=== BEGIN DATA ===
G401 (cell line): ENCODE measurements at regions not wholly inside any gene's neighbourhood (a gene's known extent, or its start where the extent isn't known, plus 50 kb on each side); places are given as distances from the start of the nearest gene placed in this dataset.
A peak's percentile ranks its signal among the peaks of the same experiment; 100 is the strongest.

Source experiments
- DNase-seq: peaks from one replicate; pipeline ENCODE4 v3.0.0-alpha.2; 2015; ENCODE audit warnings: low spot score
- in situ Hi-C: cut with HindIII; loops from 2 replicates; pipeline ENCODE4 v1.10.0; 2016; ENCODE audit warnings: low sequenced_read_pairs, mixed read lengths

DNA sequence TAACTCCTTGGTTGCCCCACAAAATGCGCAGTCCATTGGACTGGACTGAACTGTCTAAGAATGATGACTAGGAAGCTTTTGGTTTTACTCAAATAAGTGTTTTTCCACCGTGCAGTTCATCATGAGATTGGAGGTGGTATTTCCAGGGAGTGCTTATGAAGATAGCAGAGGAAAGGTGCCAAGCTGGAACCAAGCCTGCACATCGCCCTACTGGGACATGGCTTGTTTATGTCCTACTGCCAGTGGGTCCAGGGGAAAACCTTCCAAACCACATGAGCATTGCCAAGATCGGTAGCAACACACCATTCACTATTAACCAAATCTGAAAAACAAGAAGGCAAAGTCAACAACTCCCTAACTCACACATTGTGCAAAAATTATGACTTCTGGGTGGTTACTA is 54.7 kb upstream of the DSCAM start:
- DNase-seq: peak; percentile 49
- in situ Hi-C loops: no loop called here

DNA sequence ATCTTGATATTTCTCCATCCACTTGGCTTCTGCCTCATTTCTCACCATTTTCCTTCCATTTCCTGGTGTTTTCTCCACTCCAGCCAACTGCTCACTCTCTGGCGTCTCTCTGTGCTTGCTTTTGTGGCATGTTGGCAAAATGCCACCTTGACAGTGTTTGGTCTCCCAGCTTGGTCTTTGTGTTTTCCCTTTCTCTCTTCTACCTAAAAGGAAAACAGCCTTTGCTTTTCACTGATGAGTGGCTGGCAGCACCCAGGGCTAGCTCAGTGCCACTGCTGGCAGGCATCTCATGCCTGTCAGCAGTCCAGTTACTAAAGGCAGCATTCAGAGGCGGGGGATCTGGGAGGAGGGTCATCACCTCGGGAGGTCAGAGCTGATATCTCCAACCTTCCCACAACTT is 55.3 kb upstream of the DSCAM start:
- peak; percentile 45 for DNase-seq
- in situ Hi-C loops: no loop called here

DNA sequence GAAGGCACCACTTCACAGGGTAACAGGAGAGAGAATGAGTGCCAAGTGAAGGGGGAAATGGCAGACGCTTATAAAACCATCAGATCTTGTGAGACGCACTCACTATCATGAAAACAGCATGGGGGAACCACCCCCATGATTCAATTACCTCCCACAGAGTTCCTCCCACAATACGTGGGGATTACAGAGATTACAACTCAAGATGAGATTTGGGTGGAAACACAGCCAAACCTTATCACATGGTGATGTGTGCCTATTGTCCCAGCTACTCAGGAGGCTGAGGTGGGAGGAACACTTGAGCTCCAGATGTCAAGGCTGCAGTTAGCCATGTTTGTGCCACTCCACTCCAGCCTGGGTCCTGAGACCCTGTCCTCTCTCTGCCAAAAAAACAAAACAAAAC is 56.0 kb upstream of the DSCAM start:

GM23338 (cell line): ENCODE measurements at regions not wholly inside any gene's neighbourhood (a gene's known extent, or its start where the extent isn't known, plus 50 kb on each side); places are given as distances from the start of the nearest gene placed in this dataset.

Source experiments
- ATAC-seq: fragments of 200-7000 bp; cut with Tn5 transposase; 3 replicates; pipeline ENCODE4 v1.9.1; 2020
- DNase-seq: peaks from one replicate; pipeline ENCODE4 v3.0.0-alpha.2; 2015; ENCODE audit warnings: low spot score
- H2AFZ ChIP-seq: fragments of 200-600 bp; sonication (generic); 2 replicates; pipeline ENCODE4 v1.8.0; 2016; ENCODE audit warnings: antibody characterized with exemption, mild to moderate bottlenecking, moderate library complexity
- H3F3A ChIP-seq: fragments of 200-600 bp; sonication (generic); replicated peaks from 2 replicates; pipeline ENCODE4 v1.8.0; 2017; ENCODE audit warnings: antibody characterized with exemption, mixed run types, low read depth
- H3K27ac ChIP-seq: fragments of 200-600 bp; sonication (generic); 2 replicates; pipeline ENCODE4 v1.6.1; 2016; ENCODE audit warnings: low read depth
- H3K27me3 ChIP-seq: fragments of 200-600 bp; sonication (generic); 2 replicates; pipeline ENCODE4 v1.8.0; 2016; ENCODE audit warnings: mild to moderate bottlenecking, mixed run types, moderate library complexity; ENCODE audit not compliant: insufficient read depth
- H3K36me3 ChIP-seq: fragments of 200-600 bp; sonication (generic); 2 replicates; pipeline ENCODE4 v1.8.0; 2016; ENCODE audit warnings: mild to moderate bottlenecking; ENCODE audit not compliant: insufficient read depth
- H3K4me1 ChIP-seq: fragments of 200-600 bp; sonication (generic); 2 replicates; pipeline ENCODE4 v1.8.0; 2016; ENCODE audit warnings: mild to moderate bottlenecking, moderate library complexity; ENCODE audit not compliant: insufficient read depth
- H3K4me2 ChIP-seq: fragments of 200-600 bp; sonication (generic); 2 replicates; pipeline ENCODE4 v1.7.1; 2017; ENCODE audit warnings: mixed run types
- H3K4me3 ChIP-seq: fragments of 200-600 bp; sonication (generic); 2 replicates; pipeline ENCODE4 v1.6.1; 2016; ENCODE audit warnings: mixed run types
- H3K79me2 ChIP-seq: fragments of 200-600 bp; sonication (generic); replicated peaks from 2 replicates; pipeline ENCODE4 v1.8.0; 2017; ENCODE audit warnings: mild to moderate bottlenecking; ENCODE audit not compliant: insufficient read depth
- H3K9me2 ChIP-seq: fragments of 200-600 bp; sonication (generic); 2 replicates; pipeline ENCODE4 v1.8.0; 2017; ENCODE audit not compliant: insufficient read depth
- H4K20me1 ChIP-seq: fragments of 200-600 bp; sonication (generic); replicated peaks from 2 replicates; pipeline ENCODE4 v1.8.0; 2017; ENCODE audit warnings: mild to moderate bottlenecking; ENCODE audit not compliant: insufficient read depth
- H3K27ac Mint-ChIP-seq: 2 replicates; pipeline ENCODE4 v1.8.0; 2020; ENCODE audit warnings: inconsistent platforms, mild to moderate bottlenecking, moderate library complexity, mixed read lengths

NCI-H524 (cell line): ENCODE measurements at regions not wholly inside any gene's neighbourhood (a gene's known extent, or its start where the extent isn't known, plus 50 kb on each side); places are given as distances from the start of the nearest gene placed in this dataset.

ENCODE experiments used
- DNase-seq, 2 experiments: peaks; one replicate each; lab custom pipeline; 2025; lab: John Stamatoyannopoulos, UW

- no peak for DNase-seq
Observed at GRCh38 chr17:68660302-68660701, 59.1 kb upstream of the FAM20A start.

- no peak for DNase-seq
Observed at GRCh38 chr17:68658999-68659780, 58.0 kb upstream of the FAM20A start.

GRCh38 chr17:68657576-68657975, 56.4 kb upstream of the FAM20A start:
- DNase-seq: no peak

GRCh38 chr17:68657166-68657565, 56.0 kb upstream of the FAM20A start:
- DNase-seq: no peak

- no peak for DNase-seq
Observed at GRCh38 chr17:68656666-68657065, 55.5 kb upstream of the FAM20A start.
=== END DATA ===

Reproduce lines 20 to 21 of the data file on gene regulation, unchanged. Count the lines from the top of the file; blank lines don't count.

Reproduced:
- H3K27me3 ChIP-seq: fragments of 200-600 bp; sonication (generic); 2 replicates; pipeline ENCODE4 v1.8.0; 2016; ENCODE audit warnings: mild to moderate bottlenecking, mixed run types, moderate library complexity; ENCODE audit not compliant: insufficient read depth
- H3K36me3 ChIP-seq: fragments of 200-600 bp; sonication (generic); 2 replicates; pipeline ENCODE4 v1.8.0; 2016; ENCODE audit warnings: mild to moderate bottlenecking; ENCODE audit not compliant: insufficient read depth